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Even with inclement threatening, we took a long walk today and were able to see the Marae site that we had felt was a "must see" while we were here. A Marae is a rectangular stone structure that was originally a social center and later evolved into a religious and political center. Most events were celebrated there, events from all scales of life. They reached their height in the pre-European days, of course, and Captain Cook probably saw them at their pinnacle. Some of the Marae in the photos date back to the 1500s.
This cargo ship arrives every two days, uses bow and stern thrusters to go alongside the municipal docks, and uses its onboard cranes to off-load and load all manner of items. It also carries local passenger among the islands. What a system!
Conni finds a cat, and a pat is necessary.
Wings on her mooring. Look at that surf beating on the reef!
Sunday market in Fare.
Fare Post Office. What a great building!
The best industrial design that I've seen in years for these post boxes.
Whatever it is, it grows wild. Bird of Paradise?
A pension, or B and B, has a nice drive. The metal structures at right are for garbage cans.
Everyone has coconuts and everyone eats them. What to do with all of those husks? Make one BIG pile!
Conni catches Bill walking along the road.
"Feral" bananas grow in profusion.
Youngster makes good: a coconut lands on good soil and sprouts.
Hibiscus grows everywhere and adds color to the view.
A typical family grave at rest in a lovely home garden.
Mangoes! Again, no cultivation is necessary. Just pick when ripe.
A freshwater river makes it way to the sea. I thought that the scene was beautiful.
A Marae. Note the rectangular shape. The "spirits" were cordoned off in the structure at the far end.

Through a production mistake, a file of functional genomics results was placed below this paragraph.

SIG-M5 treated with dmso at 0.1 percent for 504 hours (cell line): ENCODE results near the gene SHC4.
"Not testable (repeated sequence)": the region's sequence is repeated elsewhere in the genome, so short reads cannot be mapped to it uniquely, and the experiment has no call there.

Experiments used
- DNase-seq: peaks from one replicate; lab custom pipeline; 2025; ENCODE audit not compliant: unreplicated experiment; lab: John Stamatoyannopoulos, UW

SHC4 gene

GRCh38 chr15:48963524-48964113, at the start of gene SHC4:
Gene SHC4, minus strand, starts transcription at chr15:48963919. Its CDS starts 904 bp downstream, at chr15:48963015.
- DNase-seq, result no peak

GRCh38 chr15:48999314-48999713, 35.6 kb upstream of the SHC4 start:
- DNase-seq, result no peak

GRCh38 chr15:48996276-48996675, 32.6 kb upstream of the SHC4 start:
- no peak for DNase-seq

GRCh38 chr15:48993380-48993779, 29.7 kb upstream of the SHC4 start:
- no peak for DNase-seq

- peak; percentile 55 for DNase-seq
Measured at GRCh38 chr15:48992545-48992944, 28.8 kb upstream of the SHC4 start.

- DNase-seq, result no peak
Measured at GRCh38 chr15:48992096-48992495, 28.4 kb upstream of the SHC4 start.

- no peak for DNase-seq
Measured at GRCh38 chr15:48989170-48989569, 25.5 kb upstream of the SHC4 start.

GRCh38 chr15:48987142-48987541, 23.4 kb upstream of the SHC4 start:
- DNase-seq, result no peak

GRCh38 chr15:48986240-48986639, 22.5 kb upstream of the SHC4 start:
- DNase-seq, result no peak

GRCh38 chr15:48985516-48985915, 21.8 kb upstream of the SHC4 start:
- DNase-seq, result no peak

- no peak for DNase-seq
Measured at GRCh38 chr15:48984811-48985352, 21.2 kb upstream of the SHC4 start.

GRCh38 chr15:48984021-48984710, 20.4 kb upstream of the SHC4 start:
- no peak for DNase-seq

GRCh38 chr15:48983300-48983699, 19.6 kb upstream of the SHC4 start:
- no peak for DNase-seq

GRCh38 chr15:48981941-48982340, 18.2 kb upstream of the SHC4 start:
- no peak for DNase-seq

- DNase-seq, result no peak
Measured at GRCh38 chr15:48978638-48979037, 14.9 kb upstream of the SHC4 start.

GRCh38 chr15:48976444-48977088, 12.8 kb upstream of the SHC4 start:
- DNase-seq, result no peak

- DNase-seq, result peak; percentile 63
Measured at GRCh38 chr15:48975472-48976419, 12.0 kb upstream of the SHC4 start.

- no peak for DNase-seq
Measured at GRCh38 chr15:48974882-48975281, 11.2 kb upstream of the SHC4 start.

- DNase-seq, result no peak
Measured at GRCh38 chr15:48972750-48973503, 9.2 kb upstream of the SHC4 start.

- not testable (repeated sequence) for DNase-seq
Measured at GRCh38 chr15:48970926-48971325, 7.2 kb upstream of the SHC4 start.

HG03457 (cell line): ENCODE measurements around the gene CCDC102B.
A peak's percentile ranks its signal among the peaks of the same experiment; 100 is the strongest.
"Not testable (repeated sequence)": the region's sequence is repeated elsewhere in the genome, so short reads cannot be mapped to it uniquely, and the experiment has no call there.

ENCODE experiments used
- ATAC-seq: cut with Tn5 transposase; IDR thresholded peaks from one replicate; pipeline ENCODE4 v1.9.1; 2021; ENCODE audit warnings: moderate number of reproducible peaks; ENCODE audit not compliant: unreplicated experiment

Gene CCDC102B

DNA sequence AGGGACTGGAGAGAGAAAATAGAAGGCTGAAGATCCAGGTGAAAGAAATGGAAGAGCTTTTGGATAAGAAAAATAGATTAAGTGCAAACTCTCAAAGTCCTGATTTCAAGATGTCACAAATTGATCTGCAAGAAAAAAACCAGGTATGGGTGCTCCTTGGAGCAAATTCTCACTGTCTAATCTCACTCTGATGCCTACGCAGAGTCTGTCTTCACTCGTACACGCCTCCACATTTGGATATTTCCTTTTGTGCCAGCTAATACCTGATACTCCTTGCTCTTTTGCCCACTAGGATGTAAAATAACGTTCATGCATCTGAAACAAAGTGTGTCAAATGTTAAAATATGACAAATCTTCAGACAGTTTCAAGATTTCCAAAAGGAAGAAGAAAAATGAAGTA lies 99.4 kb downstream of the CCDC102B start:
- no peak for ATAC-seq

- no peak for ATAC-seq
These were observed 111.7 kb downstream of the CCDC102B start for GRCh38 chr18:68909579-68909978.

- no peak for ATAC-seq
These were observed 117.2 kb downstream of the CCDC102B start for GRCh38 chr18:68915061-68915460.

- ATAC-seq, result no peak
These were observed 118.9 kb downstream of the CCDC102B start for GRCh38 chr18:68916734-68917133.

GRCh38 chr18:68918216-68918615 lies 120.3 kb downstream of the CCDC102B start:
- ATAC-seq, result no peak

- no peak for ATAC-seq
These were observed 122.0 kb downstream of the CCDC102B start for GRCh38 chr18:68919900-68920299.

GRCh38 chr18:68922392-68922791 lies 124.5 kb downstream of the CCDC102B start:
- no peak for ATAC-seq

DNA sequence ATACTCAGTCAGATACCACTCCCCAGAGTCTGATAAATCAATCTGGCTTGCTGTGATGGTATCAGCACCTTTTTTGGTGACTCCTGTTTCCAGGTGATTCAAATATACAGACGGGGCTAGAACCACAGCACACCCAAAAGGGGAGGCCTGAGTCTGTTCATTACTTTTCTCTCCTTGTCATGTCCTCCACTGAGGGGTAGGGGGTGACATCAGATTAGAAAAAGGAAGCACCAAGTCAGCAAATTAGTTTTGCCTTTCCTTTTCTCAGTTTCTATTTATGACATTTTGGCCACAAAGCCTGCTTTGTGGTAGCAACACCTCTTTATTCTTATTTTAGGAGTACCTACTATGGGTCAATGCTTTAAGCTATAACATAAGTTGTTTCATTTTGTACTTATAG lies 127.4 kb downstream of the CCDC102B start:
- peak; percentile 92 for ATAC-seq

Conni provides some scale. Note the "filler" rock inside the structure. The larger vertical stones represented deities or important family members.
The original museum was destroyed in the 1998 typhoon, but this lovely structure was rebuilt. It was, unfortunately, closed. Again, note the amazing right-angle structures.
Conni and the museum entrance.
The finely made corners of the Marae and amazingly flat tops bespeak enormous labor and talent for geometry. How did they get right angles? Why did they use right angles?
These depressions are "crypts" for the bones of important people.
Bill, emoting in the park. He wished that he could see into the past to understand what this meant to the locals.
Another view of the very flat tops.
A Conni photo showing the museum and the very cool little landing structures that were built into the sea walls.
Local paganism is not dead. Good for them.
Flat, flat, flat. Square, square, square. What did it mean?
The spirit wall: the vertical stones represented deities or famous deceased. That's what is said, anyway.
One of my favorite photos. This little section of wall shows the work of a single human, with the stones piled as they could be to fill the cavity. A human mind saw the gap and chose stones to complete the task. What a different world he saw. Little scenes like this fascinate me because they put me in touch with people and times long gone.
This is a great photo of several Marae with the deity stones in the distance.
This is rentable by the week, month, or year.
This is the little store at which we bought the baguette, Roquefort, and Orangina for our lunch.
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